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Kanien'kehá:ka designer ready for the runway at New York Fashion Week

CBC News | February 5, 2023

Categories: news

Kanien'kehá:ka designer ready for the runway at New York Fashion Week

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'As a Kanien’kehá:ka woman, I want to represent myself, my community properly'

Ka’nhehsí:io Deer · CBC News · Posted: Feb 05, 2023 4:00 AM EST | Last Updated: February 5

Some of the collection items that will be shown on the runway at New York Fashion Week.
The new collection from She Holds The Sky Designs will be showcased at New York Fashion Week on Feb. 10. (Brooklyn Joseph/ Edit Mom)

Karoniénhawe Diabo wants to make her mark on the Indigenous fashion industry.

The Kanien'kehá:ka (Mohawk) designer behind the brand She Holds The Sky Designs will be heading to New York Fashion Week for the first time next week. 

"It means a lot to me because I always try to challenge myself and I think just another challenge, another goal I wanted to reach," said Diabo, who is from Kahnawà:ke, south of Montreal.

Diabo grew up sewing around the women in her family. Custom-made Haudenosaunee regalia and ribbon skirts became the bread and butter of her small business. Her ribbon scarves and aprons were also in high demand during the holidays. But being able to make a collection of ready-to-wear clothing is a passion. 

Karoniénhawe Diabo is the Kanien’kehá:ka (Mohawk) from Kahnawà:ke, south of Montreal.
Karoniénhawe Diabo is the Kanien’kehá:ka (Mohawk) designer behind the brand She Holds The Sky Designs. (Angel Horn Photography)

"I love making people happy in that sense, but this is just something that I've been working towards for a long time and I'm finally able to do it," said Diabo.

"It's just like I'm turning the new page for my business and for myself."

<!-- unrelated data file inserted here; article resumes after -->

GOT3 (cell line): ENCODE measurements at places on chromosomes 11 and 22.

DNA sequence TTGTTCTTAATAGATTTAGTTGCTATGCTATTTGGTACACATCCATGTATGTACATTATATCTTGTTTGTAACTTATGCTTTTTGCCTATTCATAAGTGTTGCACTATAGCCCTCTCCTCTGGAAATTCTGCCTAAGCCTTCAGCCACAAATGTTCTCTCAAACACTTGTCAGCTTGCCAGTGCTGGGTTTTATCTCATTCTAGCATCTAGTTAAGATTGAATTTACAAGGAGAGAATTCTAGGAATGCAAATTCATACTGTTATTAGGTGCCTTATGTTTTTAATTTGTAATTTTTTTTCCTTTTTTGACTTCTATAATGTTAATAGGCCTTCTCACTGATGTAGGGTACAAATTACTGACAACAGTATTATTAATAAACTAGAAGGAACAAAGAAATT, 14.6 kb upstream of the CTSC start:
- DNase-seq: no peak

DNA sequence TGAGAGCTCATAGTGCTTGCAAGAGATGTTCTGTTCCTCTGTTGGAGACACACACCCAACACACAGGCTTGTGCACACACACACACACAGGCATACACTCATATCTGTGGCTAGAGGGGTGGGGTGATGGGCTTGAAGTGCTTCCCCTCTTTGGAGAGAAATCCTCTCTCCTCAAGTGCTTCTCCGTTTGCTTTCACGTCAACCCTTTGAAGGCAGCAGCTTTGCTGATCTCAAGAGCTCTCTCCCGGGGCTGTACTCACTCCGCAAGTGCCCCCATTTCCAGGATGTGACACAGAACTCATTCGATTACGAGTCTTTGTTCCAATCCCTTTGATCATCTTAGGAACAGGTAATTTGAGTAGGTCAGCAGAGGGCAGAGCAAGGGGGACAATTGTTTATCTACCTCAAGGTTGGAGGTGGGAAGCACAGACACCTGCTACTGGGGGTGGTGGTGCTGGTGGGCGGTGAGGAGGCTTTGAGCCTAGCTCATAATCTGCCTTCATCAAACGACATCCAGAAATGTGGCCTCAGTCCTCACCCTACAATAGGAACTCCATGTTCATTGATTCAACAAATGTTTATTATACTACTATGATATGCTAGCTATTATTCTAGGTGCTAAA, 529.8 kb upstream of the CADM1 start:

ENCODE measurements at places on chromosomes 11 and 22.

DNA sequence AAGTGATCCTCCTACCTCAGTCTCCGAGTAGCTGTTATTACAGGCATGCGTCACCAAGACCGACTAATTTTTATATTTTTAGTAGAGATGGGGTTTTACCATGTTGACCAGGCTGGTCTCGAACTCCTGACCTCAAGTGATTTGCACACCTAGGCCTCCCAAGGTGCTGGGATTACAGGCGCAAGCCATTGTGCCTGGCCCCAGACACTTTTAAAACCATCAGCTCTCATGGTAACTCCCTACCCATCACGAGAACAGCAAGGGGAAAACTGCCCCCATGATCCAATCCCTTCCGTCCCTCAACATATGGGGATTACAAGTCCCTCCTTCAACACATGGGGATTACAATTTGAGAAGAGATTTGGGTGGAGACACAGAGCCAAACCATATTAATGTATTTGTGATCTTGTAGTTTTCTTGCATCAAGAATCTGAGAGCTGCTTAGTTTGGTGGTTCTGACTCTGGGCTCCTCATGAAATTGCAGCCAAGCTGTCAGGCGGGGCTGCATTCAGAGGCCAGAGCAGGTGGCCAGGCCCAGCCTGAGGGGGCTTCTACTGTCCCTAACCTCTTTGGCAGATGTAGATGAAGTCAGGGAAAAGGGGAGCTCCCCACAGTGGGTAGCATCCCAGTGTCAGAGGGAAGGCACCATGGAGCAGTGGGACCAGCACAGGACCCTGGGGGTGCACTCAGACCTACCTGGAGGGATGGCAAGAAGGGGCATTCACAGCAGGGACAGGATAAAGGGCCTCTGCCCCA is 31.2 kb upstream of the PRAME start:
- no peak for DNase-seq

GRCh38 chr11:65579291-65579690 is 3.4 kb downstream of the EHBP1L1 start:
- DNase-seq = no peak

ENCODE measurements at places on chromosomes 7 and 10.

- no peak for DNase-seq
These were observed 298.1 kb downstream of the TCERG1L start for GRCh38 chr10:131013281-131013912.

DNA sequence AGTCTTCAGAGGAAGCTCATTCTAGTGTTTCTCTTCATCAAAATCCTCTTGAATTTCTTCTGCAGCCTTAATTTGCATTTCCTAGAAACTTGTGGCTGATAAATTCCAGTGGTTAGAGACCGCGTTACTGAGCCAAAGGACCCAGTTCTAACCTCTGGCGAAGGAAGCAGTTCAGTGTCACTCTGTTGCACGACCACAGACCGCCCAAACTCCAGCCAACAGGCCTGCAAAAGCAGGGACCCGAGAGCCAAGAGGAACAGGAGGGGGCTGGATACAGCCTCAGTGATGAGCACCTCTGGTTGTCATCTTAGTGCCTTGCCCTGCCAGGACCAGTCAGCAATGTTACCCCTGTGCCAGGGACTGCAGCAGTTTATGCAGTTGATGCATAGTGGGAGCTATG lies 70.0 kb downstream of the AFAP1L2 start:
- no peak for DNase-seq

Her new collection, inspired by Haudenosaunee culture and symbols like wampum and flint, will be showcased at Rise NYFW on Feb. 10. 

The event is a showcase of emerging and independent designers at New York Fashion Week. Several Indigenous designers from Canada and the United States have shown collections at the biannual event, including Stephanie Crowchild.

A woman standing in a snowy landscape wearing an Indigenous style coat. It's white with fur and has yellow, green and red stripes on it.
Stephanie Crowchild recently held a workshop in Yellowknife on making blanket coats. (Stephanie Crowchild/Facebook)

Crowchild, who is behind the brand Stephanie Eagletail designs and is from the Tsuut'ina Nation in southern Alberta, said it is a good experience for Indigenous designers new to the industry. She received a lot of inquiries about customer orders and collection drops following her show, and will be returning to fashion week next fall.

"It gives you a better understanding as a business, entrepreneur and what to expect and how to grow as well with your business," said Crowchild.

"Being in New York, it just gives you definitely a lot more exposure."

Diabo will be bringing 20 models with her to New York. Daisy Lahache, also from Kahnawà:ke, is one of the models ready to strut the runway.

"It's NYFW. I could only imagine the opportunities this experience could bring us," said Lahache.

"Haudenosaunee representation in the fashion industry is important to me because there is so much talent within our communities and it's beautiful to see our people being recognized, applauded and celebrated."

Daisy Lahache is a model from Kahnawà:ke, south of Montreal.
Daisy Lahache, from Kahnawà:ke, is one of the 20 models ready to strut the runway in She Holds the Sky Designs. (She Holds the Sky Designs/Facebook)

For Karahkwinetha Sage Goodleaf-Labelle, another model that will be wearing Diabo's designs, it's important for Indigenous designers to be able to represent their nations through fashion.

"The ability to identify different nations by their clothing as it descends the runway is really potent," said Goodleaf-Labelle, who is Kanien'kehá:ka and Pueblo. 

"We are at a place in the fashion industry where our traditional designs are being recognized as a luxury brand …. There are occasions when we must show our artwork in this manner in order for non-Indigenous people to comprehend just how precious they truly are."

Karahkwinetha Sage Goodleaf-Labelle is a Kanien'kehá:ka and Pueblo model.
Karahkwinetha Sage Goodleaf-Labelle has been modelling for the past 3 y

ears. (Brooklyn Joseph/ Edit Mom)

For Diabo, she's just proud to represent her community and nation.

"We have such a different style, distinct look to us, a look to our fashion," she said.

"I want to make sure we get it right and that we're wearing things that we're proud of and that we understand.

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